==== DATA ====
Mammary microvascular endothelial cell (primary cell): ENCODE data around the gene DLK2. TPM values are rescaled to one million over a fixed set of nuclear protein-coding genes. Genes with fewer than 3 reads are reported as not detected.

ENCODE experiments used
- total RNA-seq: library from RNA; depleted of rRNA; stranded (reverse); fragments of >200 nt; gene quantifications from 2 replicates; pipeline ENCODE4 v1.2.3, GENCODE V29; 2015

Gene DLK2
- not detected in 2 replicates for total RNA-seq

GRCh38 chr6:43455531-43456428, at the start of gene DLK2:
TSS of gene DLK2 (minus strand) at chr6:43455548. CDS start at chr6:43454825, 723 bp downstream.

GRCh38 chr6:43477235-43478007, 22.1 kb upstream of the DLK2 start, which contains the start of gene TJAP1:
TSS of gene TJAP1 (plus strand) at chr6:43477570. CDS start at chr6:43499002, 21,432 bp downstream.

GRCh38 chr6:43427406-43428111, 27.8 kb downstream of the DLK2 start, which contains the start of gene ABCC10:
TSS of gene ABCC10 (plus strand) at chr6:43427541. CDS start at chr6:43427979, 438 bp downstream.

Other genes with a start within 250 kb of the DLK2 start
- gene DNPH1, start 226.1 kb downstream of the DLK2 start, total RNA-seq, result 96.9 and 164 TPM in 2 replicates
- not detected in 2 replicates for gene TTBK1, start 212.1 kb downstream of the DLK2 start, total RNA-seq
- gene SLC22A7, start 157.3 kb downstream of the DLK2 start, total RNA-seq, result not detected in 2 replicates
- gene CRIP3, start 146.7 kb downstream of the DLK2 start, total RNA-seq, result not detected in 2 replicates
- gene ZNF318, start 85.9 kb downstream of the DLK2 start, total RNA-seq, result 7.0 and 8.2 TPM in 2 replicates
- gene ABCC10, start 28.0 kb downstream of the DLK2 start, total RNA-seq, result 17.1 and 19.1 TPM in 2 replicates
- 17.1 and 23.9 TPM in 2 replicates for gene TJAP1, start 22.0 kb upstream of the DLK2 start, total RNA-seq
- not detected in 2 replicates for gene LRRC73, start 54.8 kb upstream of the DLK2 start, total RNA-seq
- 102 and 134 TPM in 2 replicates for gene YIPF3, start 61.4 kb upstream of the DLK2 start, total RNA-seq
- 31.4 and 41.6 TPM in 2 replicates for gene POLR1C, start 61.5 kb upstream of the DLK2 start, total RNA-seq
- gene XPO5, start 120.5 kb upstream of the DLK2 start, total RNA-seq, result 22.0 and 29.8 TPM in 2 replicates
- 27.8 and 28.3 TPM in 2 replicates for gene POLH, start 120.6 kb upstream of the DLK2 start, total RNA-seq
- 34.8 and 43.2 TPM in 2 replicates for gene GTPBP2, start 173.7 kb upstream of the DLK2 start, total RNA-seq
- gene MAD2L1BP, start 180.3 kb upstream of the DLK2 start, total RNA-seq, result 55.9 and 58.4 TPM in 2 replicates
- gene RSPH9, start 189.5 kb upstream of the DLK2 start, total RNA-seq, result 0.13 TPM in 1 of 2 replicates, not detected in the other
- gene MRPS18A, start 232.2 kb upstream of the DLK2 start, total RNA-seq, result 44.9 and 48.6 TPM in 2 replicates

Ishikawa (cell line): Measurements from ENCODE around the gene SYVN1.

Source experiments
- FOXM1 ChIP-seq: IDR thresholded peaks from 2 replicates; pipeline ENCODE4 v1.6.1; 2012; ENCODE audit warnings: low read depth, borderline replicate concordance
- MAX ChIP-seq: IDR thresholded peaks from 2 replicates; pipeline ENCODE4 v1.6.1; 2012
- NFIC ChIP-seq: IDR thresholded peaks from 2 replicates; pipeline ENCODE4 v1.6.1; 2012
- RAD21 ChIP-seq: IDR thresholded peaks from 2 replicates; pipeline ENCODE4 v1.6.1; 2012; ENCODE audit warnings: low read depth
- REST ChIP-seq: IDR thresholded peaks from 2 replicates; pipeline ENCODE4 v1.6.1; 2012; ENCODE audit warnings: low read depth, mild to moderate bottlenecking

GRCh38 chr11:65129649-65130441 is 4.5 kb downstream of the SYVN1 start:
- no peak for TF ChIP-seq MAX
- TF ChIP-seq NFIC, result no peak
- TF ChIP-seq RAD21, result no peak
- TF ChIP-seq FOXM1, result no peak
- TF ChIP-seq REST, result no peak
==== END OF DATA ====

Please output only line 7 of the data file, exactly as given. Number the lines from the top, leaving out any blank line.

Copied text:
TSS of gene DLK2 (minus strand) at chr6:43455548. CDS start at chr6:43454825, 723 bp downstream.